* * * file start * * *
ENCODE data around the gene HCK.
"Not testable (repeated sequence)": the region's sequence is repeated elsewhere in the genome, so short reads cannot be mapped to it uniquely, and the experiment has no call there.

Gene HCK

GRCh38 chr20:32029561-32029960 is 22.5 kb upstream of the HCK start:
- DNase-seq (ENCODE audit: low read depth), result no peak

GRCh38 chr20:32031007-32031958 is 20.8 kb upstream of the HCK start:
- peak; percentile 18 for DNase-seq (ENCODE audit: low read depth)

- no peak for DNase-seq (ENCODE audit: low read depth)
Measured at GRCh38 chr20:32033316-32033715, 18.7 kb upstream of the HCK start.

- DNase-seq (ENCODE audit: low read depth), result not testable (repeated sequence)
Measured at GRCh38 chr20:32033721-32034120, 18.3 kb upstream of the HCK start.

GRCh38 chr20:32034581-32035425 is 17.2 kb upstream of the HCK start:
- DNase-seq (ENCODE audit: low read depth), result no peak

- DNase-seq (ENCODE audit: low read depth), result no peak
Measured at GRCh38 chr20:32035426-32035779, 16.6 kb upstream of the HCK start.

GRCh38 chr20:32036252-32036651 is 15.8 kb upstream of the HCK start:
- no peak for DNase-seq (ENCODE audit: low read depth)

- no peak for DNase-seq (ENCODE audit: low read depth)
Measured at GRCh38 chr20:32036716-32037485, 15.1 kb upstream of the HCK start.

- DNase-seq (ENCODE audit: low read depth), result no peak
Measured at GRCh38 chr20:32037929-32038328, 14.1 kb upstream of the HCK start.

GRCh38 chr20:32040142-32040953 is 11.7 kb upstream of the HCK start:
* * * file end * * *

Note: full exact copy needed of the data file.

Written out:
ENCODE data around the gene HCK.
"Not testable (repeated sequence)": the region's sequence is repeated elsewhere in the genome, so short reads cannot be mapped to it uniquely, and the experiment has no call there.

Gene HCK

GRCh38 chr20:32029561-32029960 is 22.5 kb upstream of the HCK start:
- DNase-seq (ENCODE audit: low read depth), result no peak

GRCh38 chr20:32031007-32031958 is 20.8 kb upstream of the HCK start:
- peak; percentile 18 for DNase-seq (ENCODE audit: low read depth)

- no peak for DNase-seq (ENCODE audit: low read depth)
Measured at GRCh38 chr20:32033316-32033715, 18.7 kb upstream of the HCK start.

- DNase-seq (ENCODE audit: low read depth), result not testable (repeated sequence)
Measured at GRCh38 chr20:32033721-32034120, 18.3 kb upstream of the HCK start.

GRCh38 chr20:32034581-32035425 is 17.2 kb upstream of the HCK start:
- DNase-seq (ENCODE audit: low read depth), result no peak

- DNase-seq (ENCODE audit: low read depth), result no peak
Measured at GRCh38 chr20:32035426-32035779, 16.6 kb upstream of the HCK start.

GRCh38 chr20:32036252-32036651 is 15.8 kb upstream of the HCK start:
- no peak for DNase-seq (ENCODE audit: low read depth)

- no peak for DNase-seq (ENCODE audit: low read depth)
Measured at GRCh38 chr20:32036716-32037485, 15.1 kb upstream of the HCK start.

- DNase-seq (ENCODE audit: low read depth), result no peak
Measured at GRCh38 chr20:32037929-32038328, 14.1 kb upstream of the HCK start.

GRCh38 chr20:32040142-32040953 is 11.7 kb upstream of the HCK start: